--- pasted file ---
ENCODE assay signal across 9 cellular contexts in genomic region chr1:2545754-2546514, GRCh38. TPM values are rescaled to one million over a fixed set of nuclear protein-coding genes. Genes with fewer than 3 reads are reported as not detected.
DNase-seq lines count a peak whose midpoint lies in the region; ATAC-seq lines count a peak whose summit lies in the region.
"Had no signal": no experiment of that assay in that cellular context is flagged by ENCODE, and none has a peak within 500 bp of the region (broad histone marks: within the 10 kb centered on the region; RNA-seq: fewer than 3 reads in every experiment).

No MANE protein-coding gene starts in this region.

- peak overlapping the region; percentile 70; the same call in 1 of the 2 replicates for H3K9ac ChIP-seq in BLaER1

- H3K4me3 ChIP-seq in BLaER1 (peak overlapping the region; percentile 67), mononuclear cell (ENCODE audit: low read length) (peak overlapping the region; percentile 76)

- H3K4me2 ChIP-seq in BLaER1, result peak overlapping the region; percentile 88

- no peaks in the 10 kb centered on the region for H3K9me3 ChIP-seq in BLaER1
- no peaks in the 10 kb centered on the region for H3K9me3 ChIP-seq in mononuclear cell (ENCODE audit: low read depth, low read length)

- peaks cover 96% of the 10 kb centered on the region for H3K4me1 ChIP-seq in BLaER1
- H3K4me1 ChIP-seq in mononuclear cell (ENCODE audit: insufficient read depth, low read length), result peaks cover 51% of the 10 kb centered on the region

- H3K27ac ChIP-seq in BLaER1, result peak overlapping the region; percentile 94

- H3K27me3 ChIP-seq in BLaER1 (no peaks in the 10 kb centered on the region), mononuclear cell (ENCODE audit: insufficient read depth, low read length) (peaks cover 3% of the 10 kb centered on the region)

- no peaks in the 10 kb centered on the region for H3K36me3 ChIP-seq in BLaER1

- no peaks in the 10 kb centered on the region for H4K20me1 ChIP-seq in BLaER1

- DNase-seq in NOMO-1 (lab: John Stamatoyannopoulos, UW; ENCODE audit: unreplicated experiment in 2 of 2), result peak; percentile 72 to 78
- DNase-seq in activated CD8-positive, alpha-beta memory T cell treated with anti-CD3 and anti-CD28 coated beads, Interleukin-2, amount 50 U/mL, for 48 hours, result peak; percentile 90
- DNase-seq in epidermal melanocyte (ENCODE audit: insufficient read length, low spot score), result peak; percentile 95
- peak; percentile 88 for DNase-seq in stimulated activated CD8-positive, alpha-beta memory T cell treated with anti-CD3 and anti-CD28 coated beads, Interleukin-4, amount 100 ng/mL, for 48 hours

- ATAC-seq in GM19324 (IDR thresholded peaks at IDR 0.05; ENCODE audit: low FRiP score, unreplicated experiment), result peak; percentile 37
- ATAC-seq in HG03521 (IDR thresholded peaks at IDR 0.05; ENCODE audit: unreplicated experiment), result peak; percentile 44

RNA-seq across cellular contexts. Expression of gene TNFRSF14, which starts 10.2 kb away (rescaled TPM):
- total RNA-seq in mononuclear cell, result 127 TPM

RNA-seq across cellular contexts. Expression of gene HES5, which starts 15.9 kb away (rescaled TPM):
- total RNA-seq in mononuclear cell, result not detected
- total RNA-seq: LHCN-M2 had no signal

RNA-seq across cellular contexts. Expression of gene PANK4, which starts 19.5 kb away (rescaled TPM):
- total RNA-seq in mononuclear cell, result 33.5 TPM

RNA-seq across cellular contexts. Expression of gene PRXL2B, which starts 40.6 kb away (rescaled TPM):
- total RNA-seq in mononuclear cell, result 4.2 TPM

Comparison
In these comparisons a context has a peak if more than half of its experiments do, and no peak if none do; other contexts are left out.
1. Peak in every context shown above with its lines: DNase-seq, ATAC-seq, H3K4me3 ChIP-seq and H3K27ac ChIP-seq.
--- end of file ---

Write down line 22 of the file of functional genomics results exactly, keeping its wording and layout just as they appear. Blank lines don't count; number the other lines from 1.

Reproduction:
RNA-seq across cellular contexts. Expression of gene TNFRSF14, which starts 10.2 kb away (rescaled TPM):